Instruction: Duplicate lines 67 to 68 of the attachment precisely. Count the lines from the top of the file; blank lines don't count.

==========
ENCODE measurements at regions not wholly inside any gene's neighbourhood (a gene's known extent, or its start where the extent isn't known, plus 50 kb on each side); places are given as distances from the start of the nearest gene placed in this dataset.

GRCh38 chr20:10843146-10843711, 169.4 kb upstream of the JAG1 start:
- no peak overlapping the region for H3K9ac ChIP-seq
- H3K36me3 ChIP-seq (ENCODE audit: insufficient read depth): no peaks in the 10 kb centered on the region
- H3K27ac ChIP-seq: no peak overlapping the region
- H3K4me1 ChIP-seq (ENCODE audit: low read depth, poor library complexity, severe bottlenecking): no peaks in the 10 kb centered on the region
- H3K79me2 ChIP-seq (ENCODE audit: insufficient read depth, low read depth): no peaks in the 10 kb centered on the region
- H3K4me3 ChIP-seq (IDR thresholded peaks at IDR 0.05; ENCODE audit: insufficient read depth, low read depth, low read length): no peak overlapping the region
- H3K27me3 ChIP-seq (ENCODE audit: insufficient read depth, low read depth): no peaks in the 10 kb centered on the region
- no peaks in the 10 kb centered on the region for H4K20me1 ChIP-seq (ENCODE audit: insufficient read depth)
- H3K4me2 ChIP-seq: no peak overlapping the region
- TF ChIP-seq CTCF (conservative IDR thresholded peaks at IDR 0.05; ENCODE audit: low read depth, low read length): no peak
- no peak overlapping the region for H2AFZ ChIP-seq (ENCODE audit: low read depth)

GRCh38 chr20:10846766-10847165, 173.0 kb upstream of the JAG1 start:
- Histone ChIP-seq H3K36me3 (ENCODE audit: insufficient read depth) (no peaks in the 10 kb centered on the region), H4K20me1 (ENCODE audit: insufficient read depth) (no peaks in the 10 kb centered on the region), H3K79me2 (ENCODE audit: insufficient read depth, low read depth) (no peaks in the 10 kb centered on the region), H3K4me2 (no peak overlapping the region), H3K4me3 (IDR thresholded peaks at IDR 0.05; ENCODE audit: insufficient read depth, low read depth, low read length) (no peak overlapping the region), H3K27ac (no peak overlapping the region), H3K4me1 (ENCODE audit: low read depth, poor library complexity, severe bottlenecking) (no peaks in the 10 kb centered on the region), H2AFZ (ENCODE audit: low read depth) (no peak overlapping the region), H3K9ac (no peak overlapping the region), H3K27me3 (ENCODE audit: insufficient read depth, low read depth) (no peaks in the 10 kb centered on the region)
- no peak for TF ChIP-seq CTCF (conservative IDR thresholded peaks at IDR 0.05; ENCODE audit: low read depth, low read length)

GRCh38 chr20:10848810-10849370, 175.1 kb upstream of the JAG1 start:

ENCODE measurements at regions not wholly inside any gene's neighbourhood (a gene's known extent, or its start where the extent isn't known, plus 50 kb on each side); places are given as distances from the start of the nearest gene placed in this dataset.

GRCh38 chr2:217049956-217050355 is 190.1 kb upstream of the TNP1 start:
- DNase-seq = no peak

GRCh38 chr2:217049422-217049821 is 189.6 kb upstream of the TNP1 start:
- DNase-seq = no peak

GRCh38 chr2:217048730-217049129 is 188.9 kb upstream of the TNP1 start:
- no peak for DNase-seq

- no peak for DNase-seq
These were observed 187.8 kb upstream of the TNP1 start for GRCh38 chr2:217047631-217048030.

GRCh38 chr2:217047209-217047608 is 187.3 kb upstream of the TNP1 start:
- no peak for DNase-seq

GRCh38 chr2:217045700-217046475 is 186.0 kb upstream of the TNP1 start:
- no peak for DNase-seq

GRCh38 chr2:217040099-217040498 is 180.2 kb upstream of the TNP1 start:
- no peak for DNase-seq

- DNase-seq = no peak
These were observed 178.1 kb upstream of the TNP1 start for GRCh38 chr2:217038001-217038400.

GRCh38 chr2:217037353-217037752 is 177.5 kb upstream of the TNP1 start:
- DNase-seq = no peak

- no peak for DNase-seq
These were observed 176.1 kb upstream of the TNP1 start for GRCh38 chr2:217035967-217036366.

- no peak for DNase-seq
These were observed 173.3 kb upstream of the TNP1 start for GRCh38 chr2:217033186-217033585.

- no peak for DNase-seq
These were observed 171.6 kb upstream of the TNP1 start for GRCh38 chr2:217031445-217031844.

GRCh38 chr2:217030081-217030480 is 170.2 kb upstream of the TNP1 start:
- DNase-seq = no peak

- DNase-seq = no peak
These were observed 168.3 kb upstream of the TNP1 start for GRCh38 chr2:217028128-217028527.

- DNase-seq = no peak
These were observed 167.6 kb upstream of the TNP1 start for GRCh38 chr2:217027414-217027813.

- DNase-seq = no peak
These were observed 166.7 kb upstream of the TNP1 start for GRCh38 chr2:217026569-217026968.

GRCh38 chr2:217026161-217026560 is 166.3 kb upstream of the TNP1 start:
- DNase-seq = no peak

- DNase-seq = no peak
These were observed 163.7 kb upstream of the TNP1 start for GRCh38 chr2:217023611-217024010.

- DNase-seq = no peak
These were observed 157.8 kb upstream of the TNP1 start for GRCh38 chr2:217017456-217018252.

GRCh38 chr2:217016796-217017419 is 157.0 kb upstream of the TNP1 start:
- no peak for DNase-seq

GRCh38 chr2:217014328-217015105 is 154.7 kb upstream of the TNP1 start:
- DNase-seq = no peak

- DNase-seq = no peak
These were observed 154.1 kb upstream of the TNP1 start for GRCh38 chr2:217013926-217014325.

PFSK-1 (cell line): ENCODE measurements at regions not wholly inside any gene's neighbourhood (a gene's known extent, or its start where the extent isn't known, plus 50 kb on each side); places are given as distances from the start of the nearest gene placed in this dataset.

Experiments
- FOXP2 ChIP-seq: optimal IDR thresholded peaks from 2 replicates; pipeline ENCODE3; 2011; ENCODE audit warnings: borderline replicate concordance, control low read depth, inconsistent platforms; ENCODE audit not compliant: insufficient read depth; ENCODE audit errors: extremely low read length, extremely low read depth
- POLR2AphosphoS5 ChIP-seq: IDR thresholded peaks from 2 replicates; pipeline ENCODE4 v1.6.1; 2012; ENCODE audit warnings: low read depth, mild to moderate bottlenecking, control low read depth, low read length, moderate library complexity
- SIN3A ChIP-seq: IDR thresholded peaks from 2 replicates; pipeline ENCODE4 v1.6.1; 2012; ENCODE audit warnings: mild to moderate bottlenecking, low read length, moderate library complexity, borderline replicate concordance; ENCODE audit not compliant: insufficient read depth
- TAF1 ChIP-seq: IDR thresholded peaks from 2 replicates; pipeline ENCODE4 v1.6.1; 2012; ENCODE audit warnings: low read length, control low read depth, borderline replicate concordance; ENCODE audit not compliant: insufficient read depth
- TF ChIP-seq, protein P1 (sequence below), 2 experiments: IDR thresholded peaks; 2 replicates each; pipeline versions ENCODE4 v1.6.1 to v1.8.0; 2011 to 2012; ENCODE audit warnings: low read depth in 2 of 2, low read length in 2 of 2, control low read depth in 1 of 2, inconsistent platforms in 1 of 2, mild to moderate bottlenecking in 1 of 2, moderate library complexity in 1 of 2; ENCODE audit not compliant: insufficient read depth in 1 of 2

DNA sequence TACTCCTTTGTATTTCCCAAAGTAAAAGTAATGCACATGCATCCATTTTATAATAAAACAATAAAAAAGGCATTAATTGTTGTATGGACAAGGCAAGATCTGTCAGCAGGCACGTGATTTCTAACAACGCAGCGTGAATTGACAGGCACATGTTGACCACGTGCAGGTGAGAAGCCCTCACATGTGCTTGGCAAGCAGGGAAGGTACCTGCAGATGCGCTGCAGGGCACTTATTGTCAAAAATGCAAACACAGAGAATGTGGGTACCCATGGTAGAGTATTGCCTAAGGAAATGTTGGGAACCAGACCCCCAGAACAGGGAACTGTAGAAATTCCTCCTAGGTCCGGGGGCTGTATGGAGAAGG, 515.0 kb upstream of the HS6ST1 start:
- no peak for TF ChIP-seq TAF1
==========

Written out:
- SIN3A ChIP-seq: IDR thresholded peaks from 2 replicates; pipeline ENCODE4 v1.6.1; 2012; ENCODE audit warnings: mild to moderate bottlenecking, low read length, moderate library complexity, borderline replicate concordance; ENCODE audit not compliant: insufficient read depth
- TAF1 ChIP-seq: IDR thresholded peaks from 2 replicates; pipeline ENCODE4 v1.6.1; 2012; ENCODE audit warnings: low read length, control low read depth, borderline replicate concordance; ENCODE audit not compliant: insufficient read depth